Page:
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“…beauty exudes from the lips of your hills.

Bare earth is a living brown: trees, seeds,

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shrubs & greenery on your dusty chest.”

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Iseyin I

I

You’re the tale of contrasting colours;
your sky is blue and your fields green,
whites are of cows and cassava flakes.

II

I can hear song birds
in my mind’s ear—
see the remains of rusted zincs—
spill from Ibadan—
on roofs of buildings planted
in the belly
of your undulating valley.

III

You wear the radiant smile of nature,
beauty exudes from the lips of your hills.
Bare earth is a living brown: trees, seeds,
shrubs & greenery on your dusty chest,
are always alive.

IV

The drowning sun is
a sign of contentment.
My soul, spirit & body—
for now- are at peace, here.

 

Iseyin II

1

You’re the horizon
that is seldom gazed at,
graced only by a few visitors;
men of valor.

Your hills and mounds
are breath-taking views
witnessed, only
by a courageous few.

2

Your cave is like home
there warmth of embrace float—
gives active life to the near-dead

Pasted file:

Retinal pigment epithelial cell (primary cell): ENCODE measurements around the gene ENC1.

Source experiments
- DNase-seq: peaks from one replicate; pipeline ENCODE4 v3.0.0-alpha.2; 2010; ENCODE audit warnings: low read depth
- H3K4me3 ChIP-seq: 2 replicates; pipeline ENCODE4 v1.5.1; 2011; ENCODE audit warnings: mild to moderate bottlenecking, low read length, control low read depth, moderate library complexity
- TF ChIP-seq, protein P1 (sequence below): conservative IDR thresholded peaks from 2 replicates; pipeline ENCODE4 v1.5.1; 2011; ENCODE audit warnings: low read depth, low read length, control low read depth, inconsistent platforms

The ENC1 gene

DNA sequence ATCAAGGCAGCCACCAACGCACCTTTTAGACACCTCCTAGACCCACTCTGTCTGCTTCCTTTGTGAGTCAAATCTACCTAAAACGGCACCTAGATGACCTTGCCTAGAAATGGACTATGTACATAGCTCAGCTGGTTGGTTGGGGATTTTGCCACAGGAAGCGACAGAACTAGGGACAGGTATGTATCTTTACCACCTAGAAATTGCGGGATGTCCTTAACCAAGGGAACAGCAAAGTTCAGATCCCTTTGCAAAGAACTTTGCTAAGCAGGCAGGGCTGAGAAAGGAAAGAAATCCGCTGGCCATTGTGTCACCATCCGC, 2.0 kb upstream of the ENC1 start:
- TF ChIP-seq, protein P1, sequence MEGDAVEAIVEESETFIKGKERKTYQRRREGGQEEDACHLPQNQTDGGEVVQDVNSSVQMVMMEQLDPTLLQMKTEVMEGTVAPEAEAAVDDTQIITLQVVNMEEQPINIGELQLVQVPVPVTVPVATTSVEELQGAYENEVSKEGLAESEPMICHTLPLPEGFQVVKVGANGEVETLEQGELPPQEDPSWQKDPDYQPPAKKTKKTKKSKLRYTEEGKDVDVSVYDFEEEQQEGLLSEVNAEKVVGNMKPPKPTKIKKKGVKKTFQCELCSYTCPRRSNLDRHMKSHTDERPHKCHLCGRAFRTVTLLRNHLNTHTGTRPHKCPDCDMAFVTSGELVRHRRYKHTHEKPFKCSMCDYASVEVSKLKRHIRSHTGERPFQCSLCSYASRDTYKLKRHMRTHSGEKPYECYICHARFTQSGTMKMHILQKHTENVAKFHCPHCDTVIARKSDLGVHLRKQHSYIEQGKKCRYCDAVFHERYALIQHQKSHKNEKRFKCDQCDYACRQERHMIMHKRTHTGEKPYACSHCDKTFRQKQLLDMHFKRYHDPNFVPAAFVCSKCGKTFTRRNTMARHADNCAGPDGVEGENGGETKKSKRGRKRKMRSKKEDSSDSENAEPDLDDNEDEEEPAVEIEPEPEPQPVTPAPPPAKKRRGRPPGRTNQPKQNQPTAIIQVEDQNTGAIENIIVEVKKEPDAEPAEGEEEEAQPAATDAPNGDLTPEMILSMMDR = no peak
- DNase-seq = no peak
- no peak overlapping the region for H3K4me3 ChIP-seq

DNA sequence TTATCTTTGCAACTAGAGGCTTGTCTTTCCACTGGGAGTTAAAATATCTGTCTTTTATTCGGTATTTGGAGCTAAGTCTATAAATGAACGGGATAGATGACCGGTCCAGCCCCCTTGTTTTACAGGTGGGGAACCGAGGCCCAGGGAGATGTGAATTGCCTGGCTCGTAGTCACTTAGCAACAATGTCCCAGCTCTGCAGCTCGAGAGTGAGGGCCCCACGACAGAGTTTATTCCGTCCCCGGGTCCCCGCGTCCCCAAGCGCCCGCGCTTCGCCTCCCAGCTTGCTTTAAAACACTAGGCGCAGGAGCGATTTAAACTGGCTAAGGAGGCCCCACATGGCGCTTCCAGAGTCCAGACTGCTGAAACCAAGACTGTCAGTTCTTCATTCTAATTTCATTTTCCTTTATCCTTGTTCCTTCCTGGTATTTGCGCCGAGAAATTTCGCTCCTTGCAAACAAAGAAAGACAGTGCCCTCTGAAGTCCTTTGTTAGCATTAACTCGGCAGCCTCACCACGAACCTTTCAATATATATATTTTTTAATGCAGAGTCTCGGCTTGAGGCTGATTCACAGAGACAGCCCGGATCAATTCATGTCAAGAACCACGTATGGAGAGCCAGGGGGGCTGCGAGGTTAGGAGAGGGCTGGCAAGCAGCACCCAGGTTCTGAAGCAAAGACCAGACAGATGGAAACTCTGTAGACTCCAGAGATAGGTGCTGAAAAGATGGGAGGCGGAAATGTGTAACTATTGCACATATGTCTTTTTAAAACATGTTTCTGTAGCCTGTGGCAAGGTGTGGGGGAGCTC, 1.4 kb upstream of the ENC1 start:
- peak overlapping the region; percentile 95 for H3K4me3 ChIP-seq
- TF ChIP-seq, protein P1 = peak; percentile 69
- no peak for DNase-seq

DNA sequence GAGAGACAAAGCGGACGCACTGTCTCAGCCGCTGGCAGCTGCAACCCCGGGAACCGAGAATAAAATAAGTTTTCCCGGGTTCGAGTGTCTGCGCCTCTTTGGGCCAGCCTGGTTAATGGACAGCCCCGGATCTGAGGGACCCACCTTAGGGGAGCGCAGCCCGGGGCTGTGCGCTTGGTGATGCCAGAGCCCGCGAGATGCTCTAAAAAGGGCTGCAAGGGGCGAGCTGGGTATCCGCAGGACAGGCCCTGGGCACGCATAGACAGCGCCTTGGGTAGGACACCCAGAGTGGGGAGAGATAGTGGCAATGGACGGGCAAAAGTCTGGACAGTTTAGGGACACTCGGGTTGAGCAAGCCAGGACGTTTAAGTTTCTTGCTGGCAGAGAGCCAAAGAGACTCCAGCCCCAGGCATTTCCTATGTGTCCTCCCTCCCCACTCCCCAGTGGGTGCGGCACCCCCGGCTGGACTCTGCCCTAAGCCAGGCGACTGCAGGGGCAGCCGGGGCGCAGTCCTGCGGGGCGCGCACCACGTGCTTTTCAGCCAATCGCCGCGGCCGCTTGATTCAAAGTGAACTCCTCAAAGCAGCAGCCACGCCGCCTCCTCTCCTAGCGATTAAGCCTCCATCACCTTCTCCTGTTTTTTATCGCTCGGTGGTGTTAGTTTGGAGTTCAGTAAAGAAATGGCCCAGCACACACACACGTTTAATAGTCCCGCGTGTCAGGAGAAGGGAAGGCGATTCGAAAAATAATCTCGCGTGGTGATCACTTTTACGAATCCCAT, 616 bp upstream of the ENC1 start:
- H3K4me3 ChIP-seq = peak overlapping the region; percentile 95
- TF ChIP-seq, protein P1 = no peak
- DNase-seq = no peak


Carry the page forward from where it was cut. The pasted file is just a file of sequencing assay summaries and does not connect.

& frozen hearts.

Your fragrance though
is, a reminder to all and sundry
that, all roads, especially this road—
that lead to and away from you;
away from your core
filled with litters of repercussion.

4

I await dawn and not the rise of sun
with as much apprehension
as the fallen trees, it will come soon.

5

Like souls of men
I do not belong to, or with you
I am only identified with you—
through time.
Like a lost soul in an empty body.
In you, I found a lost part of me.

 

On October 2, we published Enter Naija: The Book of Places, an anthology of writing–non-fiction, poetry, memoir, fiction, commentary–photography and digital art about places in Nigeria created to mark Nigeria’s 56th Independence anniversary. The project, with a delicious Introduction by Ikhide R. Ikheloa, was edited by Otosirieze Obi-Young and features 35 contributors. We are republishing a few highlights from the anthology, and here is our third: two poems titled “Iseyin I” and “Iseyin II,” Olanrewaju Tajudeen’s edible painting of Iseyin, a city in Oyo State.

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About the Author:

Olanrewaju Tajudeen is a poet. Because we burn daily and nightly like candles that illuminate, our waxes are the words left behind, even if the light becomes dimmed after our passing, and he, Olanrewaju, would want to leave enough wax behind. He writes in from Ibadan.